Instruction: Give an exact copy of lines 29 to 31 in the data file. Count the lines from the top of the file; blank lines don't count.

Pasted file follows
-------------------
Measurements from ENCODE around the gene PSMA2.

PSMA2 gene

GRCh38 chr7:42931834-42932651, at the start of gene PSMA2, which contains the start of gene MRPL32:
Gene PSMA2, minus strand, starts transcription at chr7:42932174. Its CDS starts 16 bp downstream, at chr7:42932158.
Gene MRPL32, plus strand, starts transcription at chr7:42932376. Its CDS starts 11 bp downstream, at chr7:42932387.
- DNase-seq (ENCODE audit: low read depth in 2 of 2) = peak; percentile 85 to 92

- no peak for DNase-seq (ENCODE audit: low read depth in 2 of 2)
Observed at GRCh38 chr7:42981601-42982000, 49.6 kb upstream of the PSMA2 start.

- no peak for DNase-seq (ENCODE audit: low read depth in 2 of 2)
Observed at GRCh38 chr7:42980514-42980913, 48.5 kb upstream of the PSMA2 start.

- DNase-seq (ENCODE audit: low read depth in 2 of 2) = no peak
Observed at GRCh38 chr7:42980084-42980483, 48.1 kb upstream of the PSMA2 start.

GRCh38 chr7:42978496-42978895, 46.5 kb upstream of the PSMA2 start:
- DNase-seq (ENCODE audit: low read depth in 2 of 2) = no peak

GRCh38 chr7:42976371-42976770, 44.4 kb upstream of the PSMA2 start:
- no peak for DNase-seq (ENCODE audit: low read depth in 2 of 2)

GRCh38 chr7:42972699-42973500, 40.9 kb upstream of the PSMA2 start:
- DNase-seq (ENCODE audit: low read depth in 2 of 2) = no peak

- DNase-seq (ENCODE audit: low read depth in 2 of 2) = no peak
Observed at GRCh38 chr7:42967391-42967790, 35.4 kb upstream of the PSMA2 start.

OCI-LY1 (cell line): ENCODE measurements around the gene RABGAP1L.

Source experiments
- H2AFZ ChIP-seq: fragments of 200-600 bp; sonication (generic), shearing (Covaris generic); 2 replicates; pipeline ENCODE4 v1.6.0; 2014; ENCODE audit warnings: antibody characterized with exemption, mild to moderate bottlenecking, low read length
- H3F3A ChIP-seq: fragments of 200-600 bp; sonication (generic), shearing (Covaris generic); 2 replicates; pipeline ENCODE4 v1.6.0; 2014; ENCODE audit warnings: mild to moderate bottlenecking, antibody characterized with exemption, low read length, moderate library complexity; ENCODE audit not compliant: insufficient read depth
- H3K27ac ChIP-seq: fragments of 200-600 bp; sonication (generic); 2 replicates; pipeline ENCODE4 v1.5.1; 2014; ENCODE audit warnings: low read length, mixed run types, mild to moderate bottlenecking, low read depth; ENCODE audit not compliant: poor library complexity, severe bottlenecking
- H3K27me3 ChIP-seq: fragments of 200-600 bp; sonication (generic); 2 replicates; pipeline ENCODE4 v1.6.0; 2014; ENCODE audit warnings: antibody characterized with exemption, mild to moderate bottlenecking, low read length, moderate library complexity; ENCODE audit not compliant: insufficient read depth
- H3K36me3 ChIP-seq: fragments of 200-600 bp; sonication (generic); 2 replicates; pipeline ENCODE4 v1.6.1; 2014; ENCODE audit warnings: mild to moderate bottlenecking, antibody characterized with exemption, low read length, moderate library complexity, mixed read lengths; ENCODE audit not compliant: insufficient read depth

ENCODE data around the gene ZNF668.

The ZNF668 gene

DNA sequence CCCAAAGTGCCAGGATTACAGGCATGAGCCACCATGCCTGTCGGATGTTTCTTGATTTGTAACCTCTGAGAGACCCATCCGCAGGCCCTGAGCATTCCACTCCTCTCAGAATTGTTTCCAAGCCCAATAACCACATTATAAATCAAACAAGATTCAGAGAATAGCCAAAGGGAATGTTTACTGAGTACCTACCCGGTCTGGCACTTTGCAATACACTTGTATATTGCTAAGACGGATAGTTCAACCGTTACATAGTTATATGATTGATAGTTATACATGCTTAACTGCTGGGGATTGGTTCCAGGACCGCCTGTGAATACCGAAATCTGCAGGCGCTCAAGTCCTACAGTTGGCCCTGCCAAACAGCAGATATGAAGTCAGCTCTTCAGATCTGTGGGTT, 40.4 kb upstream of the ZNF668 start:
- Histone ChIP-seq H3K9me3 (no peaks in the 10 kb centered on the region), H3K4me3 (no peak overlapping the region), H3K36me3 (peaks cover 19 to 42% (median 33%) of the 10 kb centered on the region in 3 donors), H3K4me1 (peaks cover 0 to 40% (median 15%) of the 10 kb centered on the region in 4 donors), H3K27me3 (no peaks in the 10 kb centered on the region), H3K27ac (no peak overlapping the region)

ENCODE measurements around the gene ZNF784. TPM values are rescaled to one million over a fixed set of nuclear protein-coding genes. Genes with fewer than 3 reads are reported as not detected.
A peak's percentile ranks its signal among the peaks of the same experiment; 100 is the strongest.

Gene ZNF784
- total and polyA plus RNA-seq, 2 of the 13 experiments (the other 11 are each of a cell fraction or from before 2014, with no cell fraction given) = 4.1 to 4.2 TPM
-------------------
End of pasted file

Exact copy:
The ZNF668 gene

DNA sequence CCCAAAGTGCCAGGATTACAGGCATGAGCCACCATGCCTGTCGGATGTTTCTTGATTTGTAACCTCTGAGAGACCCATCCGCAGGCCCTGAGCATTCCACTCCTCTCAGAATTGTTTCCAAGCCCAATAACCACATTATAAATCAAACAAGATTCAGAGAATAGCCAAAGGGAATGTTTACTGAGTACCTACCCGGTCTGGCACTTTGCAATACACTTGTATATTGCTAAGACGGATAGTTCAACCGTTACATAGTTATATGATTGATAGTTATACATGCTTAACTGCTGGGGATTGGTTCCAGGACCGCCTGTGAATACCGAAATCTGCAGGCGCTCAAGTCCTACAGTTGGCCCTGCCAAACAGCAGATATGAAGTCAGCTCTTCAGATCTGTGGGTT, 40.4 kb upstream of the ZNF668 start:
- Histone ChIP-seq H3K9me3 (no peaks in the 10 kb centered on the region), H3K4me3 (no peak overlapping the region), H3K36me3 (peaks cover 19 to 42% (median 33%) of the 10 kb centered on the region in 3 donors), H3K4me1 (peaks cover 0 to 40% (median 15%) of the 10 kb centered on the region in 4 donors), H3K27me3 (no peaks in the 10 kb centered on the region), H3K27ac (no peak overlapping the region)